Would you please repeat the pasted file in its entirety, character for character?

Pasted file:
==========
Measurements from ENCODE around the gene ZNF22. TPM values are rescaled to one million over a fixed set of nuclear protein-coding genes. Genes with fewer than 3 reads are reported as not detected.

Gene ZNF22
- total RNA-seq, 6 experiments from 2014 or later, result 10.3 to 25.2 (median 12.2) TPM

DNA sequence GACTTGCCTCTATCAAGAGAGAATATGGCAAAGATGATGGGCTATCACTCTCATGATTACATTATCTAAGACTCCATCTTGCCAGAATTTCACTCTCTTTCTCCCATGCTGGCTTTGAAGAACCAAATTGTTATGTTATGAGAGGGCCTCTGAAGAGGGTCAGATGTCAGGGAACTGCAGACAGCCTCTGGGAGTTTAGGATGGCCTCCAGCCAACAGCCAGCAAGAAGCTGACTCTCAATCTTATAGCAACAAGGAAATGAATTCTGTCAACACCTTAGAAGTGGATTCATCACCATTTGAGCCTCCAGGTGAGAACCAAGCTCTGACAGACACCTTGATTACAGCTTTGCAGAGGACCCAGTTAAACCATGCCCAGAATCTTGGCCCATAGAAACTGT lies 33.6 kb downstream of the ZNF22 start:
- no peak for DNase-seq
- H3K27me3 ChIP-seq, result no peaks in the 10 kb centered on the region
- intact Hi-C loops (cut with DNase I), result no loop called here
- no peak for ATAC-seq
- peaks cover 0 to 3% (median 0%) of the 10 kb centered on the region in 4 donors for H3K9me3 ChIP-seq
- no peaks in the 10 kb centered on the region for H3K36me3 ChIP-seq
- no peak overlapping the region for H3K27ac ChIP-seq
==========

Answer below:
Measurements from ENCODE around the gene ZNF22. TPM values are rescaled to one million over a fixed set of nuclear protein-coding genes. Genes with fewer than 3 reads are reported as not detected.

Gene ZNF22
- total RNA-seq, 6 experiments from 2014 or later, result 10.3 to 25.2 (median 12.2) TPM

DNA sequence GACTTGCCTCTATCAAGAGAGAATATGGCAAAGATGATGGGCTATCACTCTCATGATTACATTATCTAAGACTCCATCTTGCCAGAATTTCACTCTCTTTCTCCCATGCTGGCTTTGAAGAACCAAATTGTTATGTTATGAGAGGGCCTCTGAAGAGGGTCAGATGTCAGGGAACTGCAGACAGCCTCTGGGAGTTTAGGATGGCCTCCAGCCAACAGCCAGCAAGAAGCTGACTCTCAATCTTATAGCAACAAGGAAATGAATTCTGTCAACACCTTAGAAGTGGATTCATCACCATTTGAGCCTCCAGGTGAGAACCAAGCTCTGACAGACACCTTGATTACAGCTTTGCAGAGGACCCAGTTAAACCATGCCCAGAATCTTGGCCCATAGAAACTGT lies 33.6 kb downstream of the ZNF22 start:
- no peak for DNase-seq
- H3K27me3 ChIP-seq, result no peaks in the 10 kb centered on the region
- intact Hi-C loops (cut with DNase I), result no loop called here
- no peak for ATAC-seq
- peaks cover 0 to 3% (median 0%) of the 10 kb centered on the region in 4 donors for H3K9me3 ChIP-seq
- no peaks in the 10 kb centered on the region for H3K36me3 ChIP-seq
- no peak overlapping the region for H3K27ac ChIP-seq